, Volume 45, Issue 1, pp 39-66

Mortgage Loan Securitization and Relative Loan Performance

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Abstract

We compare the ex ante observable risk characteristics, the default performance, and the pricing of securitized mortgage loans to mortgage loans retained by the original lender. In our sample of loans originated between 2000 and 2007, we find that privately securitized fixed and adjustable-rate mortgages were riskier ex ante than lender-retained loans or loans securitized through the government sponsored agencies. We do not find any evidence of differential loan performance for privately securitized fixed-rate mortgages. We find evidence that privately securitized adjustable-rate mortgages performed worse than retained mortgages, although other observable factors appear to be more economically important determinants of mortgage default. We do not find any evidence of a compensating premium in the loan rates for privately securitized adjustable-rate mortgages.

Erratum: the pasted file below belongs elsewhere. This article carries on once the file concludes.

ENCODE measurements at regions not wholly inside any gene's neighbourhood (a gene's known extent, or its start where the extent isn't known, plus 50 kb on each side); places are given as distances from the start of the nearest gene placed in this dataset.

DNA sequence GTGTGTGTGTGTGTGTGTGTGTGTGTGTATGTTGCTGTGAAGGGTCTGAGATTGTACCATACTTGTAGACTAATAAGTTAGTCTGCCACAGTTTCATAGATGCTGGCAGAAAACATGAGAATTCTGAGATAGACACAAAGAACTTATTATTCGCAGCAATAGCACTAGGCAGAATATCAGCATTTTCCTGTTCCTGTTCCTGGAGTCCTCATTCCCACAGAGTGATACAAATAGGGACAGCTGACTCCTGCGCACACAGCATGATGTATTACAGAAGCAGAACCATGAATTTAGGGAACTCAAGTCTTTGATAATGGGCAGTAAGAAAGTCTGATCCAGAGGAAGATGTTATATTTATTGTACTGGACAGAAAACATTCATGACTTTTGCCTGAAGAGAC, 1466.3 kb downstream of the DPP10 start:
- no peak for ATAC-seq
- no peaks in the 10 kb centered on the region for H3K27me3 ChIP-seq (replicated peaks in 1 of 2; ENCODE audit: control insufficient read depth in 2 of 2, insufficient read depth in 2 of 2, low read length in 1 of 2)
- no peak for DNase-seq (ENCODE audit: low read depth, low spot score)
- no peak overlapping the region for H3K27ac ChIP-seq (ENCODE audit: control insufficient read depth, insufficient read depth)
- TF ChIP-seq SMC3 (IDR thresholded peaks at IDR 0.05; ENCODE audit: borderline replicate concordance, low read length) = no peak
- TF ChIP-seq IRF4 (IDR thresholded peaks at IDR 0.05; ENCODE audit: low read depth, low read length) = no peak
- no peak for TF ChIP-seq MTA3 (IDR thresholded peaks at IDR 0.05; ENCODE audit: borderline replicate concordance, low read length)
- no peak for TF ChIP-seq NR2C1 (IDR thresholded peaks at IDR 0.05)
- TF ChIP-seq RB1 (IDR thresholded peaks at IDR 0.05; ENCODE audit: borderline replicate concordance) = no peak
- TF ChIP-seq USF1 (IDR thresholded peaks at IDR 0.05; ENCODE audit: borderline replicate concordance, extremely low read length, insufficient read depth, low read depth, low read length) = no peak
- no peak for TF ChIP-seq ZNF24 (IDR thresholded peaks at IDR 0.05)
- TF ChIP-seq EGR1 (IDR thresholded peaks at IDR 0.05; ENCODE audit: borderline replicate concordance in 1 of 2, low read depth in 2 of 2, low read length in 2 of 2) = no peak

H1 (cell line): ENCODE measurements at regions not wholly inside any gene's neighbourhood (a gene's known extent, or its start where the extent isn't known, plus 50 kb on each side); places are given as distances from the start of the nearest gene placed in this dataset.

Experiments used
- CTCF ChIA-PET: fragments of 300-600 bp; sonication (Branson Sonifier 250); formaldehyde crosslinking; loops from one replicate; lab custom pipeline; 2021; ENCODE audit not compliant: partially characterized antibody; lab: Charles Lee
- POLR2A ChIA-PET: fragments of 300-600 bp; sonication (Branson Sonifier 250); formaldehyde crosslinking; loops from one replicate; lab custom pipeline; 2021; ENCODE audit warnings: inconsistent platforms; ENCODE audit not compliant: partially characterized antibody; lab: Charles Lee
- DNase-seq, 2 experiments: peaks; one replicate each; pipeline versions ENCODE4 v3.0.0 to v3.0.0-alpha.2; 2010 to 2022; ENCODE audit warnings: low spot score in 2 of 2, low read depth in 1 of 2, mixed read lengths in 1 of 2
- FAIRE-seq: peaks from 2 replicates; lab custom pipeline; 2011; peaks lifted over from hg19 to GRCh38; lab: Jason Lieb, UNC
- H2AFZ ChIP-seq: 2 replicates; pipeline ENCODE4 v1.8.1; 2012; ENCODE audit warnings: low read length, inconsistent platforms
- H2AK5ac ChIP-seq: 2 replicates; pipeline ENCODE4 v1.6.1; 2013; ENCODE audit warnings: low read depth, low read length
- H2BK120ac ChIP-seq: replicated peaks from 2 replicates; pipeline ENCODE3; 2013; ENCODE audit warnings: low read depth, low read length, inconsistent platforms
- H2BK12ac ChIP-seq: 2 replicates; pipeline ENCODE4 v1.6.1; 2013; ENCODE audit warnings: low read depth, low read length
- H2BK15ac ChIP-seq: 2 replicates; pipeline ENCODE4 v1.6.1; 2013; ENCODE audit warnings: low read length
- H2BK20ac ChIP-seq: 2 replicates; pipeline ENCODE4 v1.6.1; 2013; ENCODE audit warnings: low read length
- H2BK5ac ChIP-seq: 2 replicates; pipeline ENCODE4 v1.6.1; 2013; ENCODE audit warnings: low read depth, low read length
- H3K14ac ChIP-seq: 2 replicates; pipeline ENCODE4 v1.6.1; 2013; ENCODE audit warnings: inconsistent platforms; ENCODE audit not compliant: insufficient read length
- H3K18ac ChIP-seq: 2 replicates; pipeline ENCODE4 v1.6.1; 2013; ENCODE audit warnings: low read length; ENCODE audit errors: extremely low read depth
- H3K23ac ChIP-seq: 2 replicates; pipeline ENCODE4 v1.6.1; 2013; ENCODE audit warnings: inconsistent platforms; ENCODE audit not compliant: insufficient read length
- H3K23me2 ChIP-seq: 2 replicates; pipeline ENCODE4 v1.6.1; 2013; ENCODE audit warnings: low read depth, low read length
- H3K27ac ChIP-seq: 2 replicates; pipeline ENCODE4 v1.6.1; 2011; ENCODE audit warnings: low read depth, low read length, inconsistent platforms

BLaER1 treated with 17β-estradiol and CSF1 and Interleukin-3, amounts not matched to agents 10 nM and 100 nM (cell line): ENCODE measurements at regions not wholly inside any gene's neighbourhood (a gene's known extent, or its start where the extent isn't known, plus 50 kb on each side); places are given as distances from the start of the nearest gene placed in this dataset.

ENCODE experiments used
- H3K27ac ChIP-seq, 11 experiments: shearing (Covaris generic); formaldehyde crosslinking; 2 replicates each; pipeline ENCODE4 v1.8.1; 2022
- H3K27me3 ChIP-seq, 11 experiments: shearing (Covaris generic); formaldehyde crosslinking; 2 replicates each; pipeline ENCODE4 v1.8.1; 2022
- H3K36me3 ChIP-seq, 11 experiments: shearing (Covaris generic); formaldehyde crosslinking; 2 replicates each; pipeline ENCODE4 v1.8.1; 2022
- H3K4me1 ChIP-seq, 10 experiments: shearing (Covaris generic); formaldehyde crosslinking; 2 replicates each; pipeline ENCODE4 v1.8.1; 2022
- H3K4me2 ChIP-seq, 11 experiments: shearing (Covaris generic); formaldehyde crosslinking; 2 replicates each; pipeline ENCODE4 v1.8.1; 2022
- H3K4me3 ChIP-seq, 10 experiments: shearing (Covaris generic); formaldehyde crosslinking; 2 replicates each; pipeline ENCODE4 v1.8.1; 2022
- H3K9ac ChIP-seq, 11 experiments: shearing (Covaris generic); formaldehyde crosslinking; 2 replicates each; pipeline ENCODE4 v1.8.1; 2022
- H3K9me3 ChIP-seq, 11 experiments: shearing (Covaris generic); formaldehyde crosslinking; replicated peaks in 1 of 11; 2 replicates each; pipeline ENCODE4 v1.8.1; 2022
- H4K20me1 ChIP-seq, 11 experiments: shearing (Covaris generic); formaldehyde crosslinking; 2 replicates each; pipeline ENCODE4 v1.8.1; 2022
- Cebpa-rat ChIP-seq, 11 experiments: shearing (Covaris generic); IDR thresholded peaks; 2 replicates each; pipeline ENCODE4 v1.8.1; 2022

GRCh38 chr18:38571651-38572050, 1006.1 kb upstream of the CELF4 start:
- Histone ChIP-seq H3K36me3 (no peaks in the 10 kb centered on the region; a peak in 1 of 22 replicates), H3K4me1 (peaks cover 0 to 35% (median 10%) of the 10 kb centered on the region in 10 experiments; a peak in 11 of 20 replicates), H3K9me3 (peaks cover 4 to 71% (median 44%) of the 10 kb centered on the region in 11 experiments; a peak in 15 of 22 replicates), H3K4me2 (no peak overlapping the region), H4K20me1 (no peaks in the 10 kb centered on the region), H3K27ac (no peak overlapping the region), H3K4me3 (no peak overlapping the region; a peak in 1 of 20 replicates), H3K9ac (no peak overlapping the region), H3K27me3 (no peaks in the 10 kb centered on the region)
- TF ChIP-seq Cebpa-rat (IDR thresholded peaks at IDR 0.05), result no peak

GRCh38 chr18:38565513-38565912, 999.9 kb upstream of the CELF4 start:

Both authors are from the Federal Reserve Bank of San Francisco. The views expressed are those of the authors and not necessarily those of the Federal Reserve System. We thank Larry Cordell, Diana Hancock, Christopher James, Michael Koetter, Michael LaCour-Little, Shane Sherlund, and seminar participants at the Research Subcommittee of the Basel Committee on Banking Supervision, the Federal Reserve Bank of Atlanta, and the International AREUEA meetings. We would like to thank James Gillan and Armando Franco for excellent research assistance.